- Our first republican commentator:

"The magnitude of the fiscal wreckage and the severity of the economic dangers that resulted are too great to permit such an easy verdict. In the larger scheme of democratic f…

Labor Day and the American Worker

Thumbs up for all who bought and buy American made. Read and pass on.

Ideas can be powerful things, and when used for the good can result in good.

Ideas have power and if the idea that buying American, buying in stores that pay fairly is a good thing, and looking at where things are made becomes a way of thinking, then we have accomplished a big thing. There is no need for tariffs and other regulatory complications, all that is necessary is that America makes products that are reasonably priced, and Americans buy them even when the cost is slightly higher than the import. That seems simple, but isn't simple when the very workers who create many of these goods, in Unions particularly, are seen in a negative light.

Instead of whining about America as the Tea party does, why not push the idea that buying and supporting one of the foundations of our current lifestyle, Unions and 'made in America,' is still needed today, get out there and spread around ideas that praise the Ame…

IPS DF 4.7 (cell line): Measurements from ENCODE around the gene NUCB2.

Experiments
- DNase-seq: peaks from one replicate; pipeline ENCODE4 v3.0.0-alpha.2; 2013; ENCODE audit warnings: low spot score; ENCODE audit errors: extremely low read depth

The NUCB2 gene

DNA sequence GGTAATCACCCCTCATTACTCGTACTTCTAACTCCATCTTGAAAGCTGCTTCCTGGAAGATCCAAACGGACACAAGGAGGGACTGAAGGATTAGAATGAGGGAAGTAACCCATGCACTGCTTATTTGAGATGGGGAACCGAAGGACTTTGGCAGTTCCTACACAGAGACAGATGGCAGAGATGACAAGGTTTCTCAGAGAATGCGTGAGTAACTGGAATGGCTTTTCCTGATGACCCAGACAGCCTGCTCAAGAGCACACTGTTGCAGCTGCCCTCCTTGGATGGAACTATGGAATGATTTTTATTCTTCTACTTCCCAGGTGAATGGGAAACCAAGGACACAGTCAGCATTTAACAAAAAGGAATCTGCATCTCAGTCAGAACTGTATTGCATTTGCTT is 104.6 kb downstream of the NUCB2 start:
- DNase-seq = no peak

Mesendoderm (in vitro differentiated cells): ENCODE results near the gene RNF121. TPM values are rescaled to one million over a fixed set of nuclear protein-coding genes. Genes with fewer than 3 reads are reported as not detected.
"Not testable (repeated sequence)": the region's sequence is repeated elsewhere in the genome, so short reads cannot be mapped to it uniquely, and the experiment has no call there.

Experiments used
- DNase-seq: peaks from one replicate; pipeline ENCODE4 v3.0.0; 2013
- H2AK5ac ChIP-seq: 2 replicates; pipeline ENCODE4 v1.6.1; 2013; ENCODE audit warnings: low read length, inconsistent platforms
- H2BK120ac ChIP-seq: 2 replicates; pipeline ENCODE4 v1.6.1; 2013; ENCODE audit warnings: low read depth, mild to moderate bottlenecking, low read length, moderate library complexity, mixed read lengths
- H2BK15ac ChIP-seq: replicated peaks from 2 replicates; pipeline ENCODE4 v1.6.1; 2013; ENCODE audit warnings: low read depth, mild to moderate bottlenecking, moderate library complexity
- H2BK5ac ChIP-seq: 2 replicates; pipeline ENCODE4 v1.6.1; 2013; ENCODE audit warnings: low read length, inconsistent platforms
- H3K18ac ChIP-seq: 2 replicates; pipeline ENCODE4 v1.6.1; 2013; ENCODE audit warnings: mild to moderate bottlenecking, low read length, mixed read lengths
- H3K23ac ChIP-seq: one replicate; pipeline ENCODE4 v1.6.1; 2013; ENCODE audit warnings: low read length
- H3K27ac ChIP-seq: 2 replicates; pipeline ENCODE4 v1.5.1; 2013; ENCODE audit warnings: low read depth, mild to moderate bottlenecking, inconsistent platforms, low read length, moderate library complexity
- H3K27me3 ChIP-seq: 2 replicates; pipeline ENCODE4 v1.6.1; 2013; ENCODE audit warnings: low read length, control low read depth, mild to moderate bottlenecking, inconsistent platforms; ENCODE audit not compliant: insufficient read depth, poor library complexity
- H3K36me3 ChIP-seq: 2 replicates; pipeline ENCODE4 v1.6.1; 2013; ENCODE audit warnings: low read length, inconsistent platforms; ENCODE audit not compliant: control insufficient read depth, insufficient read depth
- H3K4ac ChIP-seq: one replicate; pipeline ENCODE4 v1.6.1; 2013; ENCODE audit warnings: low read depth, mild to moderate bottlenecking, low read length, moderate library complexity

Rich And Poor Jobs And Wages

"There is no need to sally forth, for it remains true that those things which make us human are, curiously enough, always close at hand.  Resolve, then, that on this very ground, with small flags waving and tiny blasts of tiny trumpets, we shall meet the enemy, and not only may he be ours, he may be us."  Pogo

According to a recent Harper's Index 10,149 US companies are now foreign owned. The average net worth of a white woman between 36 and 49 is 42,600 dollars. For a non-white woman it is five dollars. The CEO of Nike, Philip Knight is the sixth richest man in America. He is worth five billion dollars. "By 1992, Nike had eliminated nearly all of their U.S. work force in favor of low-wage Asian producers."

'As of 2004, the richest one percent of Americans possessed sixty percent of all wealth in the country, while the bottom forty percent accounted for a whopping two-tenths of a percent.' 791 American companies listed in URL below outsource their work …